WILLCOX — The opioid antidote Naloxone can be the difference between life and death.
Willcox locals were given the potentially life-saving education on how to administer the opioid antidote Naloxone last Monday, July 15.
Laura Morehouse gave a presentation on opioids, Naloxone and how to administer the medication. Willcox Against Substance Abuse (WASA) partnered with the Arizona Poison and Drug Information Center to put on the informative lecture at the Willcox Community Center.
“Set (the narcan vial) down on a hard surface, aim from the side or straight down (with a needle to extract the narcan). Draw out all of the contents,” Morehouse said. “So again, you want to stick it on the ground (the vial), any hard surface will do, and draw out all of the contents, then you are going to stick it (the needle) straight into the muscle. We recommend the shoulder, thigh or the butt. You stick it straight into the muscle; you don’t have to worry about hitting a vein, it’s OK. Straight into the muscle, try to be as straight as you can so it gets in there; that’s it. It’s very easy to do.”
According to Director of WASA Sally White, this was the first-ever educational lecture of how to administer Naloxone in Willcox. Individuals from multiple agencies were present, including paramedics and multiple members of the Bowie Volunteer Fire Department.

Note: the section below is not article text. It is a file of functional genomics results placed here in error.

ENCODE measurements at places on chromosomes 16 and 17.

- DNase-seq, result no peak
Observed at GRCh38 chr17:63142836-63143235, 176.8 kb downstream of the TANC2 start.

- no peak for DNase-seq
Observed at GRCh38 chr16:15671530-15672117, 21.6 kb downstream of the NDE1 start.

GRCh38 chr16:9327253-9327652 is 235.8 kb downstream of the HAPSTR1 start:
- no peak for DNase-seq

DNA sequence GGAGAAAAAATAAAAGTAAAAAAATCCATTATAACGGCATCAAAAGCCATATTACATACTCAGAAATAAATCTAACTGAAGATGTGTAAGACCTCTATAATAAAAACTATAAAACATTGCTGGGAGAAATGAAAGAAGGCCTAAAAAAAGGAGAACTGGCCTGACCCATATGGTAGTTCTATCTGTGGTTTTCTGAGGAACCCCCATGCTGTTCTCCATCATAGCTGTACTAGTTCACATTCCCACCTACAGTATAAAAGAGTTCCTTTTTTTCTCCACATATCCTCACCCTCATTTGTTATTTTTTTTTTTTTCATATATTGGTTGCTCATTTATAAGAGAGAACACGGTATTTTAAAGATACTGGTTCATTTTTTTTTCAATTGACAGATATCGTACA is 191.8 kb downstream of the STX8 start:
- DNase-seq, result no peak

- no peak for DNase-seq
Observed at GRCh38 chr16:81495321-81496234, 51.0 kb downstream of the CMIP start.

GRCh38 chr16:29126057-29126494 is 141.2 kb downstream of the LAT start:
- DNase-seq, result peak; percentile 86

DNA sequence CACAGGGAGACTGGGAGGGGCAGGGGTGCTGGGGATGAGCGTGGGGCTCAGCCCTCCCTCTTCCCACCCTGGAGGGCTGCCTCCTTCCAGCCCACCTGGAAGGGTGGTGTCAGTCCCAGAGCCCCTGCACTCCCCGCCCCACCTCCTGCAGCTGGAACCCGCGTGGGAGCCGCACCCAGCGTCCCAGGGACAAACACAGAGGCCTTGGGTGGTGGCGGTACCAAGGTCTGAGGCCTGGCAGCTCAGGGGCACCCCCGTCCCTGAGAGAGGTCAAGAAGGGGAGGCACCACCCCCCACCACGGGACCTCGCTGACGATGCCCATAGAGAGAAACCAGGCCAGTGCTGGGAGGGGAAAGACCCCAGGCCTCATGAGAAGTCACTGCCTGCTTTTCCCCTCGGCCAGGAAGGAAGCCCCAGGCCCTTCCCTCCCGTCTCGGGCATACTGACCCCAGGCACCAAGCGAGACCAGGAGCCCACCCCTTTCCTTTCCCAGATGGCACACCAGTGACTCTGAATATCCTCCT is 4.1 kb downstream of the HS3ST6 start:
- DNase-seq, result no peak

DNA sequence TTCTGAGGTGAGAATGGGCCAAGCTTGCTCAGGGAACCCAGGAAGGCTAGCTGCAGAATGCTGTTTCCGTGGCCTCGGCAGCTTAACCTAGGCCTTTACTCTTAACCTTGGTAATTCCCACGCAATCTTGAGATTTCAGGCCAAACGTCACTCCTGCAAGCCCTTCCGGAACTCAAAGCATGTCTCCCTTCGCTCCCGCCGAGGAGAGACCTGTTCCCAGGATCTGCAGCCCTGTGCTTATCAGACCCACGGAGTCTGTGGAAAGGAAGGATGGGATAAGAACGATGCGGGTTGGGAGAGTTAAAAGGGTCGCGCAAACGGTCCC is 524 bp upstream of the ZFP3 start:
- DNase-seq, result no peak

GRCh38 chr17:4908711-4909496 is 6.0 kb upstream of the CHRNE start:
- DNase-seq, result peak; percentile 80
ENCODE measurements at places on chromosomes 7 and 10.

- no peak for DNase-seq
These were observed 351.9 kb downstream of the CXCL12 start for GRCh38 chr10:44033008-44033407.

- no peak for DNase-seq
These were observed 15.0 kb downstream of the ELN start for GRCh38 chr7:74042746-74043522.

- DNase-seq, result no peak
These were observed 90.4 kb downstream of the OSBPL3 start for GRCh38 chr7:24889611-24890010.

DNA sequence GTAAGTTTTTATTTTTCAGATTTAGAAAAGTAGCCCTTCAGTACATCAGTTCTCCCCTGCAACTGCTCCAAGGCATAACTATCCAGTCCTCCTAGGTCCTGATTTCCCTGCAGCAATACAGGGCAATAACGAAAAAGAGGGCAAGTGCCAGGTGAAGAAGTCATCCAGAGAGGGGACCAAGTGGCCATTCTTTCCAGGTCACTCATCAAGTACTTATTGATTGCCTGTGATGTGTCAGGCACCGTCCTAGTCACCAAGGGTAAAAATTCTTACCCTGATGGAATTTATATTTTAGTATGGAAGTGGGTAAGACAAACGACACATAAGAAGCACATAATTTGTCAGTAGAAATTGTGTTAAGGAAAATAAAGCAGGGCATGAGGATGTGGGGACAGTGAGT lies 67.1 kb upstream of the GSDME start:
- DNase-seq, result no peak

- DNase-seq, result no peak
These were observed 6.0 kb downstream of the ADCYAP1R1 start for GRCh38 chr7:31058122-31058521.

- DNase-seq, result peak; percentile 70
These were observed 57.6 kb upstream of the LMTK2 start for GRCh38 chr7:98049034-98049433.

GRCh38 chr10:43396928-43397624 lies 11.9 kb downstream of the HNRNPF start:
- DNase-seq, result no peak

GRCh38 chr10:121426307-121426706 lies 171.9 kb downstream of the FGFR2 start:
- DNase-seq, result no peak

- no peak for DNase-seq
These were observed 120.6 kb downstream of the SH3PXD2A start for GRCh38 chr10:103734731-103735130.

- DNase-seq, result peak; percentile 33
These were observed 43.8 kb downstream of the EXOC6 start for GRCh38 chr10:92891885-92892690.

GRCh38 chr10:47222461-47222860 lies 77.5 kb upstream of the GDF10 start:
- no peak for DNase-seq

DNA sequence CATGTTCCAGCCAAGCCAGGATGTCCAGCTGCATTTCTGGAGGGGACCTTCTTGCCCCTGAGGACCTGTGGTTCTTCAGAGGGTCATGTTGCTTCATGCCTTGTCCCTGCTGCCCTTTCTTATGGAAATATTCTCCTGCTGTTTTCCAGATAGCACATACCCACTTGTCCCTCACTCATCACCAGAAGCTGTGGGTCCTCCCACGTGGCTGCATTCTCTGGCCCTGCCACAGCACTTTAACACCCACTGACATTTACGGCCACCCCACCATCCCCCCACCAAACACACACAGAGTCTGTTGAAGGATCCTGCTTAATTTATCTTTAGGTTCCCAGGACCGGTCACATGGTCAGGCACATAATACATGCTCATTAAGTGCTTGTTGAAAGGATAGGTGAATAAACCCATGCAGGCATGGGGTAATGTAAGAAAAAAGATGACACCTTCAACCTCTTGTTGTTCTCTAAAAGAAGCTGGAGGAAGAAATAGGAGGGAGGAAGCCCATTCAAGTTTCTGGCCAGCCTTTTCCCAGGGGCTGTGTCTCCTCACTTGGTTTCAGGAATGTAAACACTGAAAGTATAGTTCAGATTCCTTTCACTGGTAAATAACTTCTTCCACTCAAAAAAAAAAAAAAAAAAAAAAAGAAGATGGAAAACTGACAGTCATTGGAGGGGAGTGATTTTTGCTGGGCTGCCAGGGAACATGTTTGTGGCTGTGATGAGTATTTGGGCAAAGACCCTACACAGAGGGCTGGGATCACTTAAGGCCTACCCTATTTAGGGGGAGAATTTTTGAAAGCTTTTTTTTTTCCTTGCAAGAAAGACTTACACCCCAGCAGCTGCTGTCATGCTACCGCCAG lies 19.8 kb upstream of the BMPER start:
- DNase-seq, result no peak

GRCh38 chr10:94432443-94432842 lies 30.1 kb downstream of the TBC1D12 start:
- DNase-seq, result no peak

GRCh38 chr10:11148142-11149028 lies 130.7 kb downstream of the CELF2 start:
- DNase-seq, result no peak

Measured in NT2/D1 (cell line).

“Because Bowie is 25 miles from Willcox, HCI is our ambulance service for down there, so they have to come 25 miles just to Bowie or to any call on the highway. So we’re the first on the scene,” said Bowie volunteer firefighter Andrew Topor. Nine times out of 10, we’ll have them assessed with vitals, everything ready to go, by the time they pull up. We give them what we know, they get them on a gurney, and they’re out of there.
“If we can get to them (an overdose victim) in two to three minutes, start using the (Naloxone) on them, start getting them rescue breathing; we can start bringing them up so (the local ambulance services) can get the chance to get (the overdose victim) to the hospital.”
According to the records kept by Northern Cochise Community Hospital, Willcox received three confirmed cases of overdoses since April 15, 2019. Since these numbers were released, another overdose was reported Sunday in Bowie, involving a 32-year-old man overdosing on heroin.
Everyone who was at the presentation was given Naloxone, and the Bowie Fire volunteers took several kits back for departmental use.
Those interested in acquiring Naloxone can obtain a kit from the WASA office.